How Metals Companies Can Manage the Skills Gap

February 15, 2014 / , ,

At this point, most industrial metal-cutting executives are aware that the manufacturing industry is facing a tremendous workforce challenge. A widening skills gap is threatening U.S. businesses at large, and, according to Forbes, even the best firms are feeling the effects.

For manufacturers, the issue is two-fold. First, skilled production workers are one of the largest workforce segments facing retirement in the near future, which will have an impact on the number of experienced workers on the shop floor. In fact, recent reports say the mass “boomer exodus” has already begun.

Meanwhile, the current talent pool isn’t what is should be. Streamlined production lines and more process automation have changed the nature of manufacturing work, and the incoming generation of workers lacks the skills and technical knowledge required. What’s worse is that most young workers aren’t interested in working anywhere near a production line.

All of this is especially disheartening at a time when many companies are trying to bring manufacturing back to the United States. Industry associations like the Society of Manufacturing Engineers and major players like GE are attempting to get ahead of the problem by working closely with universities and government bodies to provide the necessary training and education to encourage students to pursue careers in manufacturing. And while these types of initiatives are certainly encouraging—and necessary—what can manufacturers do right now to help close the skills gap within their own operations?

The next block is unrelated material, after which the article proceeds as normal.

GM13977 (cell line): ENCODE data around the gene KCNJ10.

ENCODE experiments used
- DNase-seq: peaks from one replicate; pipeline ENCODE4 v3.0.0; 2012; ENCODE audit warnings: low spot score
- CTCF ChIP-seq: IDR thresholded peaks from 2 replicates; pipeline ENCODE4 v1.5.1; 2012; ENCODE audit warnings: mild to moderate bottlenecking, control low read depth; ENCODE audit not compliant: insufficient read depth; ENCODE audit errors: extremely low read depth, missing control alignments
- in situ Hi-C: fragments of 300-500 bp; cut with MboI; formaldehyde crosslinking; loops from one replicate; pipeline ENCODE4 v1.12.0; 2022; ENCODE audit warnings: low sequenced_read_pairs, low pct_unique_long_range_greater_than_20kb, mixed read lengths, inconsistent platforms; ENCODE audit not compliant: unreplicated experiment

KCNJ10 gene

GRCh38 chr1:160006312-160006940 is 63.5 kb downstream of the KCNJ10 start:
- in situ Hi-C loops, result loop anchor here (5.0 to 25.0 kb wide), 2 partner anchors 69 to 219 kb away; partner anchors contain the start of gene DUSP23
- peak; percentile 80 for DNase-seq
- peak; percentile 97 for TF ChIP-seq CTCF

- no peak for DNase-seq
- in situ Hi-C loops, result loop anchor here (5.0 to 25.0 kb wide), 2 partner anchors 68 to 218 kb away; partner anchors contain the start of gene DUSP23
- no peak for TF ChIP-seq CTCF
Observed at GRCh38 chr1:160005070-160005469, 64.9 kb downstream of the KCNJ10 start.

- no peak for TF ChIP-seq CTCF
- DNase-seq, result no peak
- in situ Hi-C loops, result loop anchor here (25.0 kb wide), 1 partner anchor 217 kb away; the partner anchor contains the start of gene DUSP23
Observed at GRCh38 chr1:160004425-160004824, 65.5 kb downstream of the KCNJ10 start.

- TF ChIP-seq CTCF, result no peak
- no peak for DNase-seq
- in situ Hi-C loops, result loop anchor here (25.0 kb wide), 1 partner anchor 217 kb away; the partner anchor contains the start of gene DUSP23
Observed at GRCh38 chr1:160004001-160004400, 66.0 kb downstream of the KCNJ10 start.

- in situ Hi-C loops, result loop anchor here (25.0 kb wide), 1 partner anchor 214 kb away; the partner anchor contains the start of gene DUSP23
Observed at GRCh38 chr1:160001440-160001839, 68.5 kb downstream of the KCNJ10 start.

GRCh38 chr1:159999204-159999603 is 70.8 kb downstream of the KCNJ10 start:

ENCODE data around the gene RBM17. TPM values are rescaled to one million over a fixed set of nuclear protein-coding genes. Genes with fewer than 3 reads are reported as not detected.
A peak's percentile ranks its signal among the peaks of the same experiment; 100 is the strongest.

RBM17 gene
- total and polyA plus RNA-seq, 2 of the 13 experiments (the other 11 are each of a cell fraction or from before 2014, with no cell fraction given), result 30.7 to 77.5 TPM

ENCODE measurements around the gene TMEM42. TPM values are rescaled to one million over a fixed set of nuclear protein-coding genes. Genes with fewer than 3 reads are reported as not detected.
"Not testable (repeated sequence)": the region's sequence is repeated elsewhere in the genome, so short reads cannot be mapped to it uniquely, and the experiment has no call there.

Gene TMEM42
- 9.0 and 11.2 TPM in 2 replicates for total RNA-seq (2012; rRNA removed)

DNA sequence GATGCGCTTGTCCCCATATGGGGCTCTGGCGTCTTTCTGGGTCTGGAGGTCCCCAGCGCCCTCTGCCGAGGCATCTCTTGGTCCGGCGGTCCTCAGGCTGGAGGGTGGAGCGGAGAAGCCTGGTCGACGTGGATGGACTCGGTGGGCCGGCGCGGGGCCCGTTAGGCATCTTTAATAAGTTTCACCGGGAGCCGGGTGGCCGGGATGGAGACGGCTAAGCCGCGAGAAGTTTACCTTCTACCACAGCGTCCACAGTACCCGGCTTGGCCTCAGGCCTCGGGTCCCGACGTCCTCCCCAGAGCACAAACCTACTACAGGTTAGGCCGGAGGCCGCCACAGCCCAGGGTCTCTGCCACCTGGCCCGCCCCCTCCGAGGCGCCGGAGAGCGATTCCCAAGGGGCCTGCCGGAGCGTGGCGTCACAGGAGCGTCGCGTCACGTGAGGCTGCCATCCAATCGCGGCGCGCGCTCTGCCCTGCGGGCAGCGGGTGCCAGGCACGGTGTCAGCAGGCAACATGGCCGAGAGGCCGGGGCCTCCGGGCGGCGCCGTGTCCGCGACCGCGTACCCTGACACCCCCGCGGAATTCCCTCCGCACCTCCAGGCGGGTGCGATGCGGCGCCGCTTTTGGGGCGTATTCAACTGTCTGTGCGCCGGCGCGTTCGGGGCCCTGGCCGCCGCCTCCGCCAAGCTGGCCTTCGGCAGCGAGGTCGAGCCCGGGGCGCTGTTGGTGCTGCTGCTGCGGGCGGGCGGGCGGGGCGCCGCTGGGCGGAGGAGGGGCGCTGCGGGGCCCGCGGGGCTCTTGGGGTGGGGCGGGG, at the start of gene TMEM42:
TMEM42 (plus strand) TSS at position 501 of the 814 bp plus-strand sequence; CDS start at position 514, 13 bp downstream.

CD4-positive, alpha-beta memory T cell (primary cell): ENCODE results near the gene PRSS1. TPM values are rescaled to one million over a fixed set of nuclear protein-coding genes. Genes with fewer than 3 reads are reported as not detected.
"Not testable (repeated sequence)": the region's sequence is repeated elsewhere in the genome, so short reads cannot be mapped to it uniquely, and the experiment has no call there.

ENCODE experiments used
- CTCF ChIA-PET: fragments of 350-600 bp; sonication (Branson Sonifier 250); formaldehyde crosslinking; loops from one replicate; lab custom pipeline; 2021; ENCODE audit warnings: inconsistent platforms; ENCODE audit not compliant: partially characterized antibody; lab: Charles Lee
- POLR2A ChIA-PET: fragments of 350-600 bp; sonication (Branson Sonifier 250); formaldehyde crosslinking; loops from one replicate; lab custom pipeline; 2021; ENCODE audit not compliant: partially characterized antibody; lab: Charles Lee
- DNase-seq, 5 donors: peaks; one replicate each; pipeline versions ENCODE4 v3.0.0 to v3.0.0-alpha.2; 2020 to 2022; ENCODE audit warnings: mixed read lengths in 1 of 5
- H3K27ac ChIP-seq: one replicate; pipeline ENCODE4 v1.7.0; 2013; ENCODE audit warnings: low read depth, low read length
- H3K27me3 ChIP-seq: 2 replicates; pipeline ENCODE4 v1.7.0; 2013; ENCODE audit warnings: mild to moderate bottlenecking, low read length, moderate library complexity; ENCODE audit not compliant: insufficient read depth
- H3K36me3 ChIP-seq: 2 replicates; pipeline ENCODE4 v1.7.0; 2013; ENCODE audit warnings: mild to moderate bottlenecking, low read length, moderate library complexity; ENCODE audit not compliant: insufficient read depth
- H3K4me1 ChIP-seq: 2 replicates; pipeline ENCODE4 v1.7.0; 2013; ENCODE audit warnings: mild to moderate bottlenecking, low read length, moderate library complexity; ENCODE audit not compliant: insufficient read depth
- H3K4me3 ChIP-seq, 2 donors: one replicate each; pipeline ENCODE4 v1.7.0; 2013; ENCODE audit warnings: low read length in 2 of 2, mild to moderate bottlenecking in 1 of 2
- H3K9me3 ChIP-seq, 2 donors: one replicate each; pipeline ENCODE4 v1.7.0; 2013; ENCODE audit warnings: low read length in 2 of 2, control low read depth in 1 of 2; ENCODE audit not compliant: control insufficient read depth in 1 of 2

For many companies, managing the skills gap will require changing the way they train and maintain talent, whether that means beefing up training programs or rethinking their employment strategies. This will mean different things for different companies, but here are a few of the talent strategies being used by some forward-thinking manufacturers:

The skills gap is a daunting issue for sure, and there is no “silver bullet” solution. However, manufacturers that fail to tackle this challenge now will find themselves facing bigger problems in the future. The next generation of manufacturing may offer a new set of talent challenges, but as proactive companies are finding, it also presents a new set of opportunities.